Personal Reflection: What wreckage am I focusing on?
Almost all who came into the program found step one to be quite doable. In step one we simply admitted that our lives had become unmanageable and we were powerless. Given the way our life was going at that time, it wasn’t much of a stretch to accept this step. For many of us, we found step two to be a greater hurdle. How could we believe that a power greater than ourselves could restore us to sanity. What proof did we have that G-d existed anyway. We had never seen or spoken to a Higher Power. Even more to the point, on many occasions we had promised G-d that we would stop using if he got us out of a jam. Either he wasn’t listening or didn’t exist because we took our lumps along the way. And how about the fact that bad things happened to good people. Where was G-d when that happened?
As we gained sobriety, we began to understand that faith was not something which was proof based. Furthermore, there really was no explanation as to why certain things happened in the world. As we accepted our powerlessness our trust in a power greater than ourselves slowly evolved. Trust did not require proof, just an open mind.
Personal Reflection: How deep is my trust in a Higher Power?
Many of us had made a mess out of our lives. Problems with work, family, marriages and health. We honestly couldn’t understand why all of this had happened to us. Then we hit our first meeting. We were a bit taken aback by what we heard. In a nutshell, we heard that everything had happened to us because of us. While we were running the show, our lives resembled one long protracted traffic accident. Probably some old timer told us it was time for us to get out of the driver’s seat. In that moment we really didn’t get what he was talking about. Over time, his words began to percolate within us. On the most basic level, it meant that we needed to follow the directions of others who had come before us. These included people with time, our sponsor and some of the readings from the Big Book. Beyond that, we needed to create a connection between ourselves and a Higher Power. Twelve step program is rooted in that connection. We began to understand that our Higher Power could “do for us what we could not do for ourselves”. We just needed to get out of the way and believe we could let go.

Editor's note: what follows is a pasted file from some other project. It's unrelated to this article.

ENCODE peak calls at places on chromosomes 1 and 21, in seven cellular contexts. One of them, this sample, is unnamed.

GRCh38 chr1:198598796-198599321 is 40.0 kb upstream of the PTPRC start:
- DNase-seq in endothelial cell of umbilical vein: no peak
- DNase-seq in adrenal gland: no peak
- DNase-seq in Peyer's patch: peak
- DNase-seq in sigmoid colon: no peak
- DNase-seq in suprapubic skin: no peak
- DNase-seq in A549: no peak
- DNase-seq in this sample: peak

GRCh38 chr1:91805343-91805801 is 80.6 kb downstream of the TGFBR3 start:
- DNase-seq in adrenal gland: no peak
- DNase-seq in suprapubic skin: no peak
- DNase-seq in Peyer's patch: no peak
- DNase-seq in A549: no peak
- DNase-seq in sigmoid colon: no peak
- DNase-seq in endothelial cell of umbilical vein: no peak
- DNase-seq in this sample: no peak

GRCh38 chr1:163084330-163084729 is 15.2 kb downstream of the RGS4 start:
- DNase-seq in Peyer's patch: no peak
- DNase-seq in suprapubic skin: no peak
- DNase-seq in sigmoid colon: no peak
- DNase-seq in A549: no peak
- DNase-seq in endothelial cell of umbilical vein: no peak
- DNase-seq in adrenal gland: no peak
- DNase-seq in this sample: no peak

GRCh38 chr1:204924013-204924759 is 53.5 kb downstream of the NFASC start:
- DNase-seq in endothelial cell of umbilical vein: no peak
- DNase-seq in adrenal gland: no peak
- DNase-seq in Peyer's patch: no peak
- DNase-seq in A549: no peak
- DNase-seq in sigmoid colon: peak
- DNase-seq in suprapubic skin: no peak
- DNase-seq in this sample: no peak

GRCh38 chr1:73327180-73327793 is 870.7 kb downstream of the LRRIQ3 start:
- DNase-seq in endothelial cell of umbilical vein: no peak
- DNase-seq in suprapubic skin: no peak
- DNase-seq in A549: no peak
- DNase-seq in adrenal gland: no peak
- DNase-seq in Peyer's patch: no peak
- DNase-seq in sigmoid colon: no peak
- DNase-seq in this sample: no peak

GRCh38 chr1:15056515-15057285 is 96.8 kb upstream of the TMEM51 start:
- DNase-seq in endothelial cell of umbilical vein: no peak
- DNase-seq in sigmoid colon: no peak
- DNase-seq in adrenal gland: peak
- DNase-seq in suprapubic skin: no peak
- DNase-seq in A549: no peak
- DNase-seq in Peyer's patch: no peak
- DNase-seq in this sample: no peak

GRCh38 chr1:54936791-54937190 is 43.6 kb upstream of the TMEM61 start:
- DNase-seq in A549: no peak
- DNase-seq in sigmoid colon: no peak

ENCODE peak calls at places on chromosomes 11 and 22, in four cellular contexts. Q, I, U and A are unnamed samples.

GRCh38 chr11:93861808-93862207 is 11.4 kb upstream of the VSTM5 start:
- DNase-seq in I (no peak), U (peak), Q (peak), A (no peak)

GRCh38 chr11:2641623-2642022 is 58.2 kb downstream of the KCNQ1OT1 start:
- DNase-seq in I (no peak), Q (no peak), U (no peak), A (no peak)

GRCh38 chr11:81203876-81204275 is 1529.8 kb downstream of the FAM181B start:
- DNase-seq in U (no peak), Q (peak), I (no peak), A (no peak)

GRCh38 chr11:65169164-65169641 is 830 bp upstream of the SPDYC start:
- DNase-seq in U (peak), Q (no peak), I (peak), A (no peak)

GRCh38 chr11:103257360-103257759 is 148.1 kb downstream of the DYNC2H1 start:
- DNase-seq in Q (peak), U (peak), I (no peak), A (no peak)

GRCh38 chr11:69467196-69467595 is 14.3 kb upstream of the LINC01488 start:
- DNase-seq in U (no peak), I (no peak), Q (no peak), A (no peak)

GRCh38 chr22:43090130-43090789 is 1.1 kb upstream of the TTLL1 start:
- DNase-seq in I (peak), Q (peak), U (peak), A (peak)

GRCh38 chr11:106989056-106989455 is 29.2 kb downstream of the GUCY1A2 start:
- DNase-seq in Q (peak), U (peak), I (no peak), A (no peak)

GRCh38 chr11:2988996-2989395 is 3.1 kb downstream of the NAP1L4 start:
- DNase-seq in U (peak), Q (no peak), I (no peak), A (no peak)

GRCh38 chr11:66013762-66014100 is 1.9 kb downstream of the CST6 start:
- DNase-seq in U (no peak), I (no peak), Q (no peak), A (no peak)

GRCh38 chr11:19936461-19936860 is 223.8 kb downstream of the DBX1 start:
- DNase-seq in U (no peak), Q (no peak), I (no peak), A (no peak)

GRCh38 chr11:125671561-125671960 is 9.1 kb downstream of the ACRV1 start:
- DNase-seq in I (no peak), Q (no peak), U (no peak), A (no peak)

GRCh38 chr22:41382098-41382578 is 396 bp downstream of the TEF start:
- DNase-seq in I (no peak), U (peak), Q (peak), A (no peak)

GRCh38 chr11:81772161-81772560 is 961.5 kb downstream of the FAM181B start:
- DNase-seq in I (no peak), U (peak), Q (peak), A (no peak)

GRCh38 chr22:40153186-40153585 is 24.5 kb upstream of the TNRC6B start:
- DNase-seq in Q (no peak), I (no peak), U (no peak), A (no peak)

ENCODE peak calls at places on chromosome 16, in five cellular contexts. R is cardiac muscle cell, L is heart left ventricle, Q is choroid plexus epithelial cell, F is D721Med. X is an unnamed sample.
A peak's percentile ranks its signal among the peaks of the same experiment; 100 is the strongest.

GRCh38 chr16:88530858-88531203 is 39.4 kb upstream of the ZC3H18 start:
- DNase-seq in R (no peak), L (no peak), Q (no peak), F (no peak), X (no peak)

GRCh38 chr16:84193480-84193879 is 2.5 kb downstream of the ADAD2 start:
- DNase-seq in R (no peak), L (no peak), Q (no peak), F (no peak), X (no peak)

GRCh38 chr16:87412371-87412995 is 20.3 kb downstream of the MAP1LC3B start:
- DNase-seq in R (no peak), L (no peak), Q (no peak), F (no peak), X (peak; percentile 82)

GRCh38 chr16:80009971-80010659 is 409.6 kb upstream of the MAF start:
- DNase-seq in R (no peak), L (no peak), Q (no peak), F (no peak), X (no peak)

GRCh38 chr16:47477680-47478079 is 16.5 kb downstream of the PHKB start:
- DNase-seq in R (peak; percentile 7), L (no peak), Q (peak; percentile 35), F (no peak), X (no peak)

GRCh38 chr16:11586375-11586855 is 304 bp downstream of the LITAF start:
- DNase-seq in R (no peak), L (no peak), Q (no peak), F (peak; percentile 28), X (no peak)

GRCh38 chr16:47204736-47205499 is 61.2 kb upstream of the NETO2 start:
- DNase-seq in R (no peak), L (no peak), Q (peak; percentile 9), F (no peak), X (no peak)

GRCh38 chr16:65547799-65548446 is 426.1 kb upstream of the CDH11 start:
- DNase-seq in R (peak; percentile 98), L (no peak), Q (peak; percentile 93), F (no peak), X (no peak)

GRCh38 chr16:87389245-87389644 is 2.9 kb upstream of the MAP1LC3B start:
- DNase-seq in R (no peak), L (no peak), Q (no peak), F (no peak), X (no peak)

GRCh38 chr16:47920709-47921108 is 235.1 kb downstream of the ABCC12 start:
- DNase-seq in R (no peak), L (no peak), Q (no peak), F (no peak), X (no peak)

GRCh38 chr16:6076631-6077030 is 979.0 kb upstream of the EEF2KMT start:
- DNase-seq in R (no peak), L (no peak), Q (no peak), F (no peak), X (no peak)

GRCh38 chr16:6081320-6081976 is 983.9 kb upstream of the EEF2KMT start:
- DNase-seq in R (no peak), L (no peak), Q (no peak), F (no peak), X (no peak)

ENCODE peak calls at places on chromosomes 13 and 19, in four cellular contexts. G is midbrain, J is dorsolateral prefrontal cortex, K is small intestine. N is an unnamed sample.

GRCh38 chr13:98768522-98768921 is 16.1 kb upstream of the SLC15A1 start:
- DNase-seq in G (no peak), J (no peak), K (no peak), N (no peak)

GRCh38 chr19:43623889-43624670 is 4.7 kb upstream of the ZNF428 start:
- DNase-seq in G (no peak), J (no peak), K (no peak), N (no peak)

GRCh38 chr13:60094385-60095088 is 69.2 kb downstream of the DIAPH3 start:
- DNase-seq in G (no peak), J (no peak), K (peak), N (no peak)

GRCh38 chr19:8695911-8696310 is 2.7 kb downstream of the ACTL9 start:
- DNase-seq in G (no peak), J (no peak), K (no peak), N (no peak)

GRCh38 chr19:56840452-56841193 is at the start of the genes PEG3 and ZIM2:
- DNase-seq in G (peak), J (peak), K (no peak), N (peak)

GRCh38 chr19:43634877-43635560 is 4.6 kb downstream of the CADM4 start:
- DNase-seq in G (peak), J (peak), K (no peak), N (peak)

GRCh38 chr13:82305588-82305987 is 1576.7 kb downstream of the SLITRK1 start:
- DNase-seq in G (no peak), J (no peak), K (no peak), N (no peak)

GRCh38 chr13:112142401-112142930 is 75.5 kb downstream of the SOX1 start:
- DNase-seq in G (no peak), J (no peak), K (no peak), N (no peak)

Personal Reflection: Am I still trying to drive the bus?
Before we came into the program we were very defensive people. We had to be. If we were to internalize what you said about us, we would have had to admit to all of our character defects and failings. We had spent a lifetime running away from those defects. Our drinking, drugging or eating had been utilized to bury all of those negative feelings. We were hardly going to acknowledge them just because your assessment was largely correct. As our lives became more complicated by our drug of choice, our wall of defense grew and thickened.
By the time we entered the program, we had created quite an armor of distrust around us. At first, we thought we had to maintain that protective shield at all times. As we gained more time, we saw that your suggestions were not to knock us down or find fault with us, but to help us grow in sobriety. Yes, sometimes you were tough on us. Over time we came to understand that it came from a place of love and not of judgement. As we began to let our guard down, we began to hear the message of the program more clearly. We became hopeful that we could finally begin to break through that wall we had been carrying around for so long.
Personal Reflection: Do I still have walls that need to be broken through?
People in the program are like anyone else. We too on a daily basis must face life’s problems. Once we have established our goals; we also expend great effort to achieve them. This is usually the point where we part company with those who are not in the program. As long as we’ve done our part to our best effort; we let go of expectations.
At its core, twelve step program is spiritual in nature. We place our trust in our Higher Power to determine the results. In the past we spent a lot of time worrying and fearful about the outcome of our efforts. By doing so we burnt up a lot of emotional energy. Today, we are able to experience serenity. Since we know that our Higher Power is in charge, much of our fear has been lifted. The more we accept that G-d is running the show, the less concern we have for the ultimate outcome of events. Since we have put in effort and right work, we are confident in the outcome, no matter what it might be. The only time we end emotionally stressed is when we forget who is truly in charge.
Personal Reflection: Have I remembered to turn it over today?